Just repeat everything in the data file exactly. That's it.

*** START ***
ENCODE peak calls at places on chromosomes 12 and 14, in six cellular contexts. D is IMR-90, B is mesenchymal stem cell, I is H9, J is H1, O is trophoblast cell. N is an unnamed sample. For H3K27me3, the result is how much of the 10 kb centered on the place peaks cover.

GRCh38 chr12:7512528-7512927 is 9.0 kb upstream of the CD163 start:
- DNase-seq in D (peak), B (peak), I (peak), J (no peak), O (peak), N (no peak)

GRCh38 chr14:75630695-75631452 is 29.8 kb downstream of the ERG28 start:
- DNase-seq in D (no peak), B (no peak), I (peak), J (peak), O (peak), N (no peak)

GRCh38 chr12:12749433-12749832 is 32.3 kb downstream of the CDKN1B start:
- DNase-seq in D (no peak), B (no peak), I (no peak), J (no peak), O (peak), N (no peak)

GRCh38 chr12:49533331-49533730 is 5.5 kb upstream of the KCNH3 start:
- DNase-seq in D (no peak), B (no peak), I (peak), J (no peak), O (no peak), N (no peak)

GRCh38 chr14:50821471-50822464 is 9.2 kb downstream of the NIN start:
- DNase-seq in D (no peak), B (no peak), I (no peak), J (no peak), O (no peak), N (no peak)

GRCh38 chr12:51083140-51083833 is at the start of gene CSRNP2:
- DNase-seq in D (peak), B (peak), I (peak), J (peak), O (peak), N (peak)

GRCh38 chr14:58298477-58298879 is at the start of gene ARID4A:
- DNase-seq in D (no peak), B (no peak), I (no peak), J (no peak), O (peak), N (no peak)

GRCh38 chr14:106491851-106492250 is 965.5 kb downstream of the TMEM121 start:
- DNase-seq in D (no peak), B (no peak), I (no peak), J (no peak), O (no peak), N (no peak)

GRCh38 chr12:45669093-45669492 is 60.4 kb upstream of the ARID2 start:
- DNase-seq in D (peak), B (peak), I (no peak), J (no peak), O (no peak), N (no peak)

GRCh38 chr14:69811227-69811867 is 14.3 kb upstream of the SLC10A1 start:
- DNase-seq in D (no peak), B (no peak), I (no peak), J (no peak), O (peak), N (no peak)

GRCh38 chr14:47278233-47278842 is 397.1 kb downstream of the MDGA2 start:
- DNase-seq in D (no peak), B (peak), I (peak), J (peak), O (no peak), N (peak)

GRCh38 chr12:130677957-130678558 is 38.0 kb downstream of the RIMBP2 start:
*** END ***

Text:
ENCODE peak calls at places on chromosomes 12 and 14, in six cellular contexts. D is IMR-90, B is mesenchymal stem cell, I is H9, J is H1, O is trophoblast cell. N is an unnamed sample. For H3K27me3, the result is how much of the 10 kb centered on the place peaks cover.

GRCh38 chr12:7512528-7512927 is 9.0 kb upstream of the CD163 start:
- DNase-seq in D (peak), B (peak), I (peak), J (no peak), O (peak), N (no peak)

GRCh38 chr14:75630695-75631452 is 29.8 kb downstream of the ERG28 start:
- DNase-seq in D (no peak), B (no peak), I (peak), J (peak), O (peak), N (no peak)

GRCh38 chr12:12749433-12749832 is 32.3 kb downstream of the CDKN1B start:
- DNase-seq in D (no peak), B (no peak), I (no peak), J (no peak), O (peak), N (no peak)

GRCh38 chr12:49533331-49533730 is 5.5 kb upstream of the KCNH3 start:
- DNase-seq in D (no peak), B (no peak), I (peak), J (no peak), O (no peak), N (no peak)

GRCh38 chr14:50821471-50822464 is 9.2 kb downstream of the NIN start:
- DNase-seq in D (no peak), B (no peak), I (no peak), J (no peak), O (no peak), N (no peak)

GRCh38 chr12:51083140-51083833 is at the start of gene CSRNP2:
- DNase-seq in D (peak), B (peak), I (peak), J (peak), O (peak), N (peak)

GRCh38 chr14:58298477-58298879 is at the start of gene ARID4A:
- DNase-seq in D (no peak), B (no peak), I (no peak), J (no peak), O (peak), N (no peak)

GRCh38 chr14:106491851-106492250 is 965.5 kb downstream of the TMEM121 start:
- DNase-seq in D (no peak), B (no peak), I (no peak), J (no peak), O (no peak), N (no peak)

GRCh38 chr12:45669093-45669492 is 60.4 kb upstream of the ARID2 start:
- DNase-seq in D (peak), B (peak), I (no peak), J (no peak), O (no peak), N (no peak)

GRCh38 chr14:69811227-69811867 is 14.3 kb upstream of the SLC10A1 start:
- DNase-seq in D (no peak), B (no peak), I (no peak), J (no peak), O (peak), N (no peak)

GRCh38 chr14:47278233-47278842 is 397.1 kb downstream of the MDGA2 start:
- DNase-seq in D (no peak), B (peak), I (peak), J (peak), O (no peak), N (peak)

GRCh38 chr12:130677957-130678558 is 38.0 kb downstream of the RIMBP2 start: